In November 2001, I visited my old elementary school to talk to the kids about getting my book published. While I was there I ran into our old lunch lady, Jeannie. Everyone loved Jeannie, but I had no expectations she would have any idea who I was. She looked me up and down for the minute, and then said “Stephen Krosoczka?” So first of all I was amazed that she even knew that I was a Krosoczka, and amazed even more because she thought I was my Uncle Stephen, who was at that school a good 20 years before I was! We started talking and she mentioned her grandkids, and I was just suddenly shocked that she had a life. I really had to take a step back and process this new information.
You realized she wasn’t just a lunch lady…
Exactly. I suddenly had this image of her at home opening birthday presents and having kids call her Grandma. From there, I started writing a picture book about kids who wonder what their lunch lady does when she’s not a lunch lady. I had them imagining various occupations, one of which was fighting crime. It slowly became apparent that the crime fighting was the most interesting story, but didn’t fit into a picture book.
So you began writing Lunch Lady as a graphic novel? How did you decide to work in that format?
Well, I actually started writing it as a chapter book. But after writing one chapter, I realized that a lot of the humor comes from the images, so I scrapped the chapter book idea. Then I was approached by a television producer who asked if I had any ideas for a cartoon series. I brought Lunch Lady back out and wrote a sort of “show bible” for it. The television show didn’t end up happening, but the process taught me several things about the story—it really defined what the rules would be. It also helped me introduce the three students who would be privy to Lunch Lady’s secret, and I think they are just so important to the story.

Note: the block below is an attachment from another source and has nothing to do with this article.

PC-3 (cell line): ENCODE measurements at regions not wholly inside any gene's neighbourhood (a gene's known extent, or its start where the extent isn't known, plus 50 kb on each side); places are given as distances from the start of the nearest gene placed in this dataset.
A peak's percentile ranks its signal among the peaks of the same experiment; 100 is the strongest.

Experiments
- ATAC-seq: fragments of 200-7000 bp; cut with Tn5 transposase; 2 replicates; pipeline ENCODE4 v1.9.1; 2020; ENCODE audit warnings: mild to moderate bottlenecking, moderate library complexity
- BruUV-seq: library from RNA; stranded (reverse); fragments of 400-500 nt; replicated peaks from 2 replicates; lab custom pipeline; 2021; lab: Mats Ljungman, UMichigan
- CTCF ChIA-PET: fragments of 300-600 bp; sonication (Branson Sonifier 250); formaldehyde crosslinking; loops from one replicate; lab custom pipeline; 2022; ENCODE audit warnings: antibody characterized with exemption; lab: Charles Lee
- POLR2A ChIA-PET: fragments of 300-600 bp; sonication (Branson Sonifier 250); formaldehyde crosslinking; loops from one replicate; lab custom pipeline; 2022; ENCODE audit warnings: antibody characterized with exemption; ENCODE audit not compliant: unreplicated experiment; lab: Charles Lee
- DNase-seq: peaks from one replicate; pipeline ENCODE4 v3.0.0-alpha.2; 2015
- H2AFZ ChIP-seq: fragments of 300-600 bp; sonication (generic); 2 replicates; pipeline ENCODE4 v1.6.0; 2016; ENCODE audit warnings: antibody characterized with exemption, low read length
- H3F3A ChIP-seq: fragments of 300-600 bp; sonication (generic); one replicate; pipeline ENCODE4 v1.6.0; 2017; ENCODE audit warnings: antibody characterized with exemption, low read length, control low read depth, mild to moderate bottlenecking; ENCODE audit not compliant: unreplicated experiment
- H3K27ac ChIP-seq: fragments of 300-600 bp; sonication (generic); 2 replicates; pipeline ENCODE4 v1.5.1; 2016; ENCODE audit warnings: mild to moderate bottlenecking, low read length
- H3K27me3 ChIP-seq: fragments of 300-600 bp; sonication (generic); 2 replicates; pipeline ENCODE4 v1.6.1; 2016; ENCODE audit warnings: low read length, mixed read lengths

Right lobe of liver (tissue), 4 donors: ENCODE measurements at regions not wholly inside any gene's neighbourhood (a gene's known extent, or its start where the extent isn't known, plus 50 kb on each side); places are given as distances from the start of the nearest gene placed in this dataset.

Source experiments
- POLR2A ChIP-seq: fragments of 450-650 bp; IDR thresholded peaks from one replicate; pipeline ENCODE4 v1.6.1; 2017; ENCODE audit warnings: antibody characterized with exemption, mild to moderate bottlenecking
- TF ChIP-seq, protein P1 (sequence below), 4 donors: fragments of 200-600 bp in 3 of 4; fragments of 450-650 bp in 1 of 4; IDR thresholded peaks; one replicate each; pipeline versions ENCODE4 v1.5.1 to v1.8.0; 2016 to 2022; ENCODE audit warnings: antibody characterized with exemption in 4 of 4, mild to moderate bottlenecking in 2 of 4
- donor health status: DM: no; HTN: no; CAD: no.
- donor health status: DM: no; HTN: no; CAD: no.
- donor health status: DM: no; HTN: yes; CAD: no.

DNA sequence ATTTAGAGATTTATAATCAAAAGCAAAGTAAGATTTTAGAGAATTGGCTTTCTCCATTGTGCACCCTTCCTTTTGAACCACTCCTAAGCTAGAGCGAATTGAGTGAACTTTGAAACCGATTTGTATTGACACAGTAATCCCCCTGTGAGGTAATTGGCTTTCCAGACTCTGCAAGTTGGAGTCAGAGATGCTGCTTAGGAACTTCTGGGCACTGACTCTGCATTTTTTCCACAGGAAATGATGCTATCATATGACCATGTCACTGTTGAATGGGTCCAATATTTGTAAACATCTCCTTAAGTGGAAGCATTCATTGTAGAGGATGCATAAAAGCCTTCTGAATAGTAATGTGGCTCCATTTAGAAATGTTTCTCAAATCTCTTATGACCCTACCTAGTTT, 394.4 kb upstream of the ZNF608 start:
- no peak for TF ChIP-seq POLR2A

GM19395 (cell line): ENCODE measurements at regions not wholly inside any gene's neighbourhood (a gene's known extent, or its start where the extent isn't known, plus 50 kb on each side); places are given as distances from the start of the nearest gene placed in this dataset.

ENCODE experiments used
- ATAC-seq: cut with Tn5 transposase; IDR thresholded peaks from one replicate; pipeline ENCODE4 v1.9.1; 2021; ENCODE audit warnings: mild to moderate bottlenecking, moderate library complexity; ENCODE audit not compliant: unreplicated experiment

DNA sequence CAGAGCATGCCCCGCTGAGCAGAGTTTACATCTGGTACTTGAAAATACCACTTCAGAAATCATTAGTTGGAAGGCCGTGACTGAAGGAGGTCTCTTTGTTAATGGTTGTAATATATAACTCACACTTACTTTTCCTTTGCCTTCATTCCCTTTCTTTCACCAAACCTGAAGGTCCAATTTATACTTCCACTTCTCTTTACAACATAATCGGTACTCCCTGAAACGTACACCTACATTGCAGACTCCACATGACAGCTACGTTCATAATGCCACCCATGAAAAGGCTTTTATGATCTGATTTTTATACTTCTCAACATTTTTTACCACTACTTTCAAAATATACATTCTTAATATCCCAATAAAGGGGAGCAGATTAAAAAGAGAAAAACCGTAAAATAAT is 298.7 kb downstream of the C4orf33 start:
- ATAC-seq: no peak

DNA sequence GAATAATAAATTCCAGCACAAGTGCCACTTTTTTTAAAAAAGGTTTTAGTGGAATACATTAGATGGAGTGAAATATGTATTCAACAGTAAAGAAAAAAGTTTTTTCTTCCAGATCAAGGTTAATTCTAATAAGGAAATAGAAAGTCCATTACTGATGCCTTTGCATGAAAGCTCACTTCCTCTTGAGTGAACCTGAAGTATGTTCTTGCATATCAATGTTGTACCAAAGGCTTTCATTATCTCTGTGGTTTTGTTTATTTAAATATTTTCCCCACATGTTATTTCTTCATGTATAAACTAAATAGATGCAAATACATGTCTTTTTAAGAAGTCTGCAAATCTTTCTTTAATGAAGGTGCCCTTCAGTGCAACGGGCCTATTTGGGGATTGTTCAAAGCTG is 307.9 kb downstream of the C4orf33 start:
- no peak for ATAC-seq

How did it end up as a graphic novel?
Around that time I was also working on a project, the anthology Guys Write for Guys Read, which called for me to rediscover what types of art I had enjoyed as a child. I went through my mother’s attic and found the artwork I had done, pretty much from preschool all the way through college, and realized that most of it was in comic book format. That was really all I had ever wanted to do. So I put together a pitch with Lunch Lady as a graphic novel and sent it to Michelle Frey at Knopf, and she loved it. Professionally, this is a new endeavor, but creatively, it’s really getting back to my roots.
Will the Lunch Lady books be a series? Did you know that would be the case when you were writing?
It was my hope and my publisher’s idea to make the books a series. The first two titles were picked up at the same time. Just as I was finishing up the first book, they picked up the third and fourth books. The third title will be released on December 22, which is my birthday. What are the chances?!
It's six months early, but happy birthday!
This lunch lady has her own Twitter account. How did that come about?